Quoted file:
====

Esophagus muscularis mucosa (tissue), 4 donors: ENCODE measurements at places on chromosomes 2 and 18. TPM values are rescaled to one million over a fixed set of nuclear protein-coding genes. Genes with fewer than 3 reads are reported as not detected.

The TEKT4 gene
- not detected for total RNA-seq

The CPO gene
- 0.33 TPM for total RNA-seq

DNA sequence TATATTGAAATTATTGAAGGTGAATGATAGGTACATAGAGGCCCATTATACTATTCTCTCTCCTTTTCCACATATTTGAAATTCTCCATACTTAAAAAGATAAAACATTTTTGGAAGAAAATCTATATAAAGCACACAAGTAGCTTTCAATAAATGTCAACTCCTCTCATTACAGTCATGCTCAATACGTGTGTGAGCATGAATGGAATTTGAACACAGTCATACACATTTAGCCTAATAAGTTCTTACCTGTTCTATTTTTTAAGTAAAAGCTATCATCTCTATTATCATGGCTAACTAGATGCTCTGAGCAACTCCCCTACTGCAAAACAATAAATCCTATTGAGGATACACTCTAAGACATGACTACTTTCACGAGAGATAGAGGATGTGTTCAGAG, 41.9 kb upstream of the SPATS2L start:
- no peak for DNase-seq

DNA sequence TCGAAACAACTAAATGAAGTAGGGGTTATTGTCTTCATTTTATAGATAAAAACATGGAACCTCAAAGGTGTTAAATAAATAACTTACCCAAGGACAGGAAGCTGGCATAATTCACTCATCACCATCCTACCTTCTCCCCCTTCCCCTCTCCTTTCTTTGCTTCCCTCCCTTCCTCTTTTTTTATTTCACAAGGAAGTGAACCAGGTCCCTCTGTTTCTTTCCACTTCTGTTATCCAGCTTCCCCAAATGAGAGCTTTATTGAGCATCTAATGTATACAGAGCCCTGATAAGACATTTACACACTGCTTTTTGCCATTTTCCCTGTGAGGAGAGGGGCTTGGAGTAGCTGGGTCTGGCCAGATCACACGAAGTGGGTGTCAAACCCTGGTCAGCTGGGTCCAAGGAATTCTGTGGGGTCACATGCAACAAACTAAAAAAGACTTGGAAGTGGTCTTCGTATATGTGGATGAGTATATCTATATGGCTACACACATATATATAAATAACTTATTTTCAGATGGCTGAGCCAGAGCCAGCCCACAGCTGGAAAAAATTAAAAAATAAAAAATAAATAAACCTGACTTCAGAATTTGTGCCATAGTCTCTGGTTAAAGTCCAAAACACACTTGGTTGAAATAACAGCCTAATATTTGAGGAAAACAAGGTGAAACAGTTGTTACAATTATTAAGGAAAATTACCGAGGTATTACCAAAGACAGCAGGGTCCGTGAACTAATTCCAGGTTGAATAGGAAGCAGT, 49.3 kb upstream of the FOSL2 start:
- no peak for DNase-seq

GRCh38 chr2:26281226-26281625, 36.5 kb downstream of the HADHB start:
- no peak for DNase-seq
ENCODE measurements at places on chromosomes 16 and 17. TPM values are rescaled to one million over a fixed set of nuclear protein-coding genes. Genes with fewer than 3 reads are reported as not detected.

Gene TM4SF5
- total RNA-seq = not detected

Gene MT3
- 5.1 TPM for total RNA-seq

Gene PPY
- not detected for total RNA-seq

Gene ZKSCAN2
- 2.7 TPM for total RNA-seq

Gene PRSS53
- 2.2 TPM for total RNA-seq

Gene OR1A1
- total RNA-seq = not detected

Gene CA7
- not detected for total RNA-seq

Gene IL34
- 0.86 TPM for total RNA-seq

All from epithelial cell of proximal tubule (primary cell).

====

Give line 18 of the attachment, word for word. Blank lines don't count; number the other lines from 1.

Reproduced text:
- not detected for total RNA-seq